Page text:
Ice and snow buildup in parking lots and on walkways can be hazardous to employees, delivery people, and guests.

MIOSHA, Workers' Compensation Agency Join Forces for Winter Safety Campaign

"Every employer should have an effective safety and health management system in place to protect its most valuable asset: its employees," said MIOSHA Director Martha Yoder.

The Michigan Occupational Safety and Health Administration (MIOSHA) and the Michigan Workers' Compensation Agency have launched a "Don't Roll the Dice with Snow and Ice" public service campaign, offering tips for worker safety and reduced workers' compensation costs during the winter, which can be a particularly hazardous time for employers and employees. According to the Accident Fund Insurance Company of America and United Heartland, during the winter, slips and falls represent one-third of all workers' compensation claims in Michigan, the agencies report.

"Every employer should have an effective safety and health management system in place to protect its most valuable asset: its employees," said MIOSHA Director Martha Yoder. "As part of this program, they should prepare for winter conditions and provide helpful information to their employees on how to avoid injury and illness."

"Worker injuries can negatively affect a business's bottom line, resulting in increased workers' compensation and insurance costs, overtime, and lost work days for employees," WCA Director Kevin Elsenheimer added. "By taking the proper safety precautions this winter, job providers can avoid nasty slips and falls that will cost them in the future."

Their campaign offers these recommendations:

  • Keep all walkways cleared of ice and snow.
  • Have de-icing products handy for hard-to-remove ice or snow.
  • Make sure all walkways and passageways are clearly marked and well lit.
  • Be careful of slippery surfaces inside buildings.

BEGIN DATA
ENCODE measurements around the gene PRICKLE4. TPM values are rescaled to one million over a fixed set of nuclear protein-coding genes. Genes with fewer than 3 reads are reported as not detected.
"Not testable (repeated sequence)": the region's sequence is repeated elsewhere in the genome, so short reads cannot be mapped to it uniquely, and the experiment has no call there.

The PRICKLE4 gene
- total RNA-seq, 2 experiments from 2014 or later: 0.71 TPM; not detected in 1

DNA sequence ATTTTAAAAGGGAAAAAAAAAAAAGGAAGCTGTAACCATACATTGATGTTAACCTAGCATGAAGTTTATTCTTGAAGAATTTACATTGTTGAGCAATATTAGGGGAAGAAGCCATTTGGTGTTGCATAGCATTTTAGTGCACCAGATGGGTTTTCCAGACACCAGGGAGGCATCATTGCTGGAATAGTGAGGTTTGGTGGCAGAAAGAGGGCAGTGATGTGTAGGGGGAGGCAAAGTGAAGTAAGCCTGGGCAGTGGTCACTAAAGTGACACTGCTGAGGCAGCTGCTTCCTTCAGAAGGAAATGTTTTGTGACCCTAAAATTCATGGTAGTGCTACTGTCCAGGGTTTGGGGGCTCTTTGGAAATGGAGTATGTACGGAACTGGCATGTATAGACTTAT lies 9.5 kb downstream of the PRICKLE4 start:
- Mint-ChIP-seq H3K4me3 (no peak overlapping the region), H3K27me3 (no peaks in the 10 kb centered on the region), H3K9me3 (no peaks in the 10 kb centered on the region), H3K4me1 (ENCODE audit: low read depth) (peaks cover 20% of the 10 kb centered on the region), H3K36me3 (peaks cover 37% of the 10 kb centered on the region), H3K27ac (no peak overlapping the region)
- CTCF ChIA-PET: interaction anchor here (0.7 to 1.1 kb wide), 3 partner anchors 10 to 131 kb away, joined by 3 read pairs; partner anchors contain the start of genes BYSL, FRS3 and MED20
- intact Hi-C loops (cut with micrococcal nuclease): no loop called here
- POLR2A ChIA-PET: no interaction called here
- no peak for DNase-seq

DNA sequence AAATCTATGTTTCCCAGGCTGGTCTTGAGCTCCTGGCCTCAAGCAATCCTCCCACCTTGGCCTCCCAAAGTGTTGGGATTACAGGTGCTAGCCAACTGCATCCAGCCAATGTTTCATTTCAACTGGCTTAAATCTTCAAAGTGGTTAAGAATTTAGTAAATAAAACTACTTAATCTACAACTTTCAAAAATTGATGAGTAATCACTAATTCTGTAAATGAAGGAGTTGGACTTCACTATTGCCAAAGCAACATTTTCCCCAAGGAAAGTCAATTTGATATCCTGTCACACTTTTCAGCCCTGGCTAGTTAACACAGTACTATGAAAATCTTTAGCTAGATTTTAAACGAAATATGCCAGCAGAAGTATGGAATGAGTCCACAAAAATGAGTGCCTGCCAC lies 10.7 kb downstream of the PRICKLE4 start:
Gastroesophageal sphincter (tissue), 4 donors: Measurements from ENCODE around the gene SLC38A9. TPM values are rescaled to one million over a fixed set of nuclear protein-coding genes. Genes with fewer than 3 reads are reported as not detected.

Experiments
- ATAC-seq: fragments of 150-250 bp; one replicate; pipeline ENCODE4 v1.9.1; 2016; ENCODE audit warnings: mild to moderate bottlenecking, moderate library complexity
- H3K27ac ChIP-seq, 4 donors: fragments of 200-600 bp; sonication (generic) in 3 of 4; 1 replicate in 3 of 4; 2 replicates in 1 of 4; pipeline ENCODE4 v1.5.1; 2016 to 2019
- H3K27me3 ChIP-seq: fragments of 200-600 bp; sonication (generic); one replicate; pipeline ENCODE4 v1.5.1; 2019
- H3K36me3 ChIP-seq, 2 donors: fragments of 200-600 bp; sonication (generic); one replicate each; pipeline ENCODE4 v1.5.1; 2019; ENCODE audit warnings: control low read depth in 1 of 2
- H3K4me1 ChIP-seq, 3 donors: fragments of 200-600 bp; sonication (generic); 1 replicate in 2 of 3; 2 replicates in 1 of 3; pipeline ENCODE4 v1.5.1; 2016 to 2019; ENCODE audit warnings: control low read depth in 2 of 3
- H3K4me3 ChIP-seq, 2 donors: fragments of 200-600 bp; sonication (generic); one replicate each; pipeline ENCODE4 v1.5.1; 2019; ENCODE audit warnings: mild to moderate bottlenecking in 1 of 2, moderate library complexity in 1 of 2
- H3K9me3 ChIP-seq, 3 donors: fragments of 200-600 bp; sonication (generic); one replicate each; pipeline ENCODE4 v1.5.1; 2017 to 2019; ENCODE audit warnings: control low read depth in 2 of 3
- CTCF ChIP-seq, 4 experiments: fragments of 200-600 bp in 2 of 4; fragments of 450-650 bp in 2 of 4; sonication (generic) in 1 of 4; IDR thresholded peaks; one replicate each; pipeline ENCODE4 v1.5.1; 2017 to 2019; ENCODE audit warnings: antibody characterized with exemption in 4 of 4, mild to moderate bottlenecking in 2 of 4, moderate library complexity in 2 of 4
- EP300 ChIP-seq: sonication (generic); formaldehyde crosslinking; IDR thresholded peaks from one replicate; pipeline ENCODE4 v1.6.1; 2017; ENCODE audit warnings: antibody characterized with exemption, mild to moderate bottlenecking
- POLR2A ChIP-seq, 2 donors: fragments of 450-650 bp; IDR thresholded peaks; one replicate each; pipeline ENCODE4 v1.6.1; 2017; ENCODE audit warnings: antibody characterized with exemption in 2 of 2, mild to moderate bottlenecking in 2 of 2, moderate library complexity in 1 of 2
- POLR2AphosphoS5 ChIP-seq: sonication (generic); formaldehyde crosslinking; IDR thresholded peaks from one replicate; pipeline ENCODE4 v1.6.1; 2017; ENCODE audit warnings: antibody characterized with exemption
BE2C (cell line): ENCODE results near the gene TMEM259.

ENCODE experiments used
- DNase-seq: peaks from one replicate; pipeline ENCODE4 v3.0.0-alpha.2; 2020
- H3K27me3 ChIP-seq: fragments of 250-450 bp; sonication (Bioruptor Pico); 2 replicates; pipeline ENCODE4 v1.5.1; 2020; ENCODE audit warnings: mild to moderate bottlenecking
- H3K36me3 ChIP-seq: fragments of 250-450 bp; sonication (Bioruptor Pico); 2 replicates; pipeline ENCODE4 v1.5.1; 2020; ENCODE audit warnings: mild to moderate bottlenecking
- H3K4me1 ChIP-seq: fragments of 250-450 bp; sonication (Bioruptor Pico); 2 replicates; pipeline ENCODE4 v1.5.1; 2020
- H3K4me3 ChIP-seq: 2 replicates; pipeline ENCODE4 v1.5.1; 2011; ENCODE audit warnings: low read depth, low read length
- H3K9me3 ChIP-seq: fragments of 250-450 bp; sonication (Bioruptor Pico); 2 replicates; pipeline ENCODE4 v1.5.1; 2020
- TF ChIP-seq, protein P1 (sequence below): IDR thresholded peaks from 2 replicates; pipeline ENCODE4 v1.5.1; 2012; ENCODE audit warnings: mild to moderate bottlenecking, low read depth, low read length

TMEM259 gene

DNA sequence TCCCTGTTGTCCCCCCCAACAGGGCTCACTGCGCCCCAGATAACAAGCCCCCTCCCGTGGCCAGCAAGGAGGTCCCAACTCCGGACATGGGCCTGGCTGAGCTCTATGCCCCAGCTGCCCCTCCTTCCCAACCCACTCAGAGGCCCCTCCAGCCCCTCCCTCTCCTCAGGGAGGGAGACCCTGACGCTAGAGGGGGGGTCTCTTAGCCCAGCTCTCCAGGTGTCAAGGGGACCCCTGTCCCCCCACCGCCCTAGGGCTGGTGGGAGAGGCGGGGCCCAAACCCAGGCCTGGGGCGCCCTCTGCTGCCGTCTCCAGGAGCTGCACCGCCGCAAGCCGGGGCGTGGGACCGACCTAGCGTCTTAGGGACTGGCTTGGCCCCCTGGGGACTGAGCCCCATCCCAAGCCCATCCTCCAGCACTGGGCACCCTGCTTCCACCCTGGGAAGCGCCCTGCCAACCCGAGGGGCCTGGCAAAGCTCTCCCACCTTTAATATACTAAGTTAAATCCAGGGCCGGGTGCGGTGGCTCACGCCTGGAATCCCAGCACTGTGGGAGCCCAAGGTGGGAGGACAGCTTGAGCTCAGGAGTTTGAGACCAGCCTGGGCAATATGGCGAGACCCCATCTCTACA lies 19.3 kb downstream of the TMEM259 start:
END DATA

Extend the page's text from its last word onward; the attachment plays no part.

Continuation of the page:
• Wear slip-resistant footwear.
  • Practice safe walking on slippery surfaces by taking slow, small steps.
  • Avoid carrying heavy loads that may offset your balance.
  • Clearly mark or barricade hazardous areas.
  • Wear sunglasses on sunny days to lessen winter glare.
  • Take extra precautions when entering and exiting vehicles.
  • Know the symptoms of frostbite and the first aid steps to address it.

The National Safety Council also released a statement regarding winter weather safety as must of the eastern United States was experiencing cold and snowy weather. It said more than 600 weather-related deaths occur each year, with 25 percent due to temperature extremes, and an average of 11,500 injuries requiring medical treatment occur each year from shoveling.

"Winter weather brings a whole new set of safety challenges both inside and outside of the home," said Deborah A.P. Hersman, president and CEO of NSC. "Planning ahead and making the proper adjustments can keep families safe until temperatures warm back up."

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OH&S Digital Edition

  • OHS Magazine Digital Edition - September 2020

    September 2020

    Featuring:

    • WINTER HAZARDS
      Winter Hazards Preparation Should Kick Off in the Fall Months
    • OIL & GAS
      How Safety Has Become a Priority for the Oil Sector
    • COMBUSTIBLE DUST
      Protecting the Plant from Catastrophic Combustible Dust Explosions
    • FACILITY SAFETY
      Empowering Workers in an Uncertain World
    View This Issue